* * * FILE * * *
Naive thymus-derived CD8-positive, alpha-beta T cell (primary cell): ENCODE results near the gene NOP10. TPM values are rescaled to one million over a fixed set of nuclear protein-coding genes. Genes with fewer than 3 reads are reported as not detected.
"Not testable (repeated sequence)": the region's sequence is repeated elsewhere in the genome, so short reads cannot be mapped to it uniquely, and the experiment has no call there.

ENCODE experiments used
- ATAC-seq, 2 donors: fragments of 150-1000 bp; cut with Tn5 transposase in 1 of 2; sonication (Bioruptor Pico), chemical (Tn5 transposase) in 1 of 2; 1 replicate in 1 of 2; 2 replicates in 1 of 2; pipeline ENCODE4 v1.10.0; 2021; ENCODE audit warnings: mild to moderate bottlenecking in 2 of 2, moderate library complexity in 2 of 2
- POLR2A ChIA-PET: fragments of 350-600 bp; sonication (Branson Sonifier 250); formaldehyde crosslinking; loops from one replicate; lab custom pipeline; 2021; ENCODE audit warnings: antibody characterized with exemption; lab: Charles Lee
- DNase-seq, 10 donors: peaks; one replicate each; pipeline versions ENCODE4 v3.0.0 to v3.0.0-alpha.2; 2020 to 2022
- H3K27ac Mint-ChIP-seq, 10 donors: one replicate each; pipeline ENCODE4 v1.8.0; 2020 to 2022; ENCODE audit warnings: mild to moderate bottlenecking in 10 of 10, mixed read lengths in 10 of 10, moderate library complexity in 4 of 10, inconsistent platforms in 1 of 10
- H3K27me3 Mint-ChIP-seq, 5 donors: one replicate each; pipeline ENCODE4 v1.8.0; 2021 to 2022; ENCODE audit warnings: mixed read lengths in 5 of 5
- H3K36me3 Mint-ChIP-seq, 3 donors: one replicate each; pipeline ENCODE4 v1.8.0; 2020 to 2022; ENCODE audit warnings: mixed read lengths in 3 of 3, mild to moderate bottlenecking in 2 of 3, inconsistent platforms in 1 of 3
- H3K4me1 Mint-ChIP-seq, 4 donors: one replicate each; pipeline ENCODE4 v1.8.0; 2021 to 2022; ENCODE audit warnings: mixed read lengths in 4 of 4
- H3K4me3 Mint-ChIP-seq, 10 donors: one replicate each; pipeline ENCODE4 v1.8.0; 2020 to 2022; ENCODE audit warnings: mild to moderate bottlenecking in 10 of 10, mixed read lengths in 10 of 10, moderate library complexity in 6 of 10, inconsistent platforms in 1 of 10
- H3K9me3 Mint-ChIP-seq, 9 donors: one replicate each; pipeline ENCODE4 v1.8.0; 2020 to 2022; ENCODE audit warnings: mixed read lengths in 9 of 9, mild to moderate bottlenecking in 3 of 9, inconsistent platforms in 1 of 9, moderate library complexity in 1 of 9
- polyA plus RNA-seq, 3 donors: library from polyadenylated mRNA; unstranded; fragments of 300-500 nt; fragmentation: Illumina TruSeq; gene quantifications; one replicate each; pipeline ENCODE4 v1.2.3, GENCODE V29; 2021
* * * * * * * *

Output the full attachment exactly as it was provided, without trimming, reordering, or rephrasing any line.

Naive thymus-derived CD8-positive, alpha-beta T cell (primary cell): ENCODE results near the gene NOP10. TPM values are rescaled to one million over a fixed set of nuclear protein-coding genes. Genes with fewer than 3 reads are reported as not detected.
"Not testable (repeated sequence)": the region's sequence is repeated elsewhere in the genome, so short reads cannot be mapped to it uniquely, and the experiment has no call there.

ENCODE experiments used
- ATAC-seq, 2 donors: fragments of 150-1000 bp; cut with Tn5 transposase in 1 of 2; sonication (Bioruptor Pico), chemical (Tn5 transposase) in 1 of 2; 1 replicate in 1 of 2; 2 replicates in 1 of 2; pipeline ENCODE4 v1.10.0; 2021; ENCODE audit warnings: mild to moderate bottlenecking in 2 of 2, moderate library complexity in 2 of 2
- POLR2A ChIA-PET: fragments of 350-600 bp; sonication (Branson Sonifier 250); formaldehyde crosslinking; loops from one replicate; lab custom pipeline; 2021; ENCODE audit warnings: antibody characterized with exemption; lab: Charles Lee
- DNase-seq, 10 donors: peaks; one replicate each; pipeline versions ENCODE4 v3.0.0 to v3.0.0-alpha.2; 2020 to 2022
- H3K27ac Mint-ChIP-seq, 10 donors: one replicate each; pipeline ENCODE4 v1.8.0; 2020 to 2022; ENCODE audit warnings: mild to moderate bottlenecking in 10 of 10, mixed read lengths in 10 of 10, moderate library complexity in 4 of 10, inconsistent platforms in 1 of 10
- H3K27me3 Mint-ChIP-seq, 5 donors: one replicate each; pipeline ENCODE4 v1.8.0; 2021 to 2022; ENCODE audit warnings: mixed read lengths in 5 of 5
- H3K36me3 Mint-ChIP-seq, 3 donors: one replicate each; pipeline ENCODE4 v1.8.0; 2020 to 2022; ENCODE audit warnings: mixed read lengths in 3 of 3, mild to moderate bottlenecking in 2 of 3, inconsistent platforms in 1 of 3
- H3K4me1 Mint-ChIP-seq, 4 donors: one replicate each; pipeline ENCODE4 v1.8.0; 2021 to 2022; ENCODE audit warnings: mixed read lengths in 4 of 4
- H3K4me3 Mint-ChIP-seq, 10 donors: one replicate each; pipeline ENCODE4 v1.8.0; 2020 to 2022; ENCODE audit warnings: mild to moderate bottlenecking in 10 of 10, mixed read lengths in 10 of 10, moderate library complexity in 6 of 10, inconsistent platforms in 1 of 10
- H3K9me3 Mint-ChIP-seq, 9 donors: one replicate each; pipeline ENCODE4 v1.8.0; 2020 to 2022; ENCODE audit warnings: mixed read lengths in 9 of 9, mild to moderate bottlenecking in 3 of 9, inconsistent platforms in 1 of 9, moderate library complexity in 1 of 9
- polyA plus RNA-seq, 3 donors: library from polyadenylated mRNA; unstranded; fragments of 300-500 nt; fragmentation: Illumina TruSeq; gene quantifications; one replicate each; pipeline ENCODE4 v1.2.3, GENCODE V29; 2021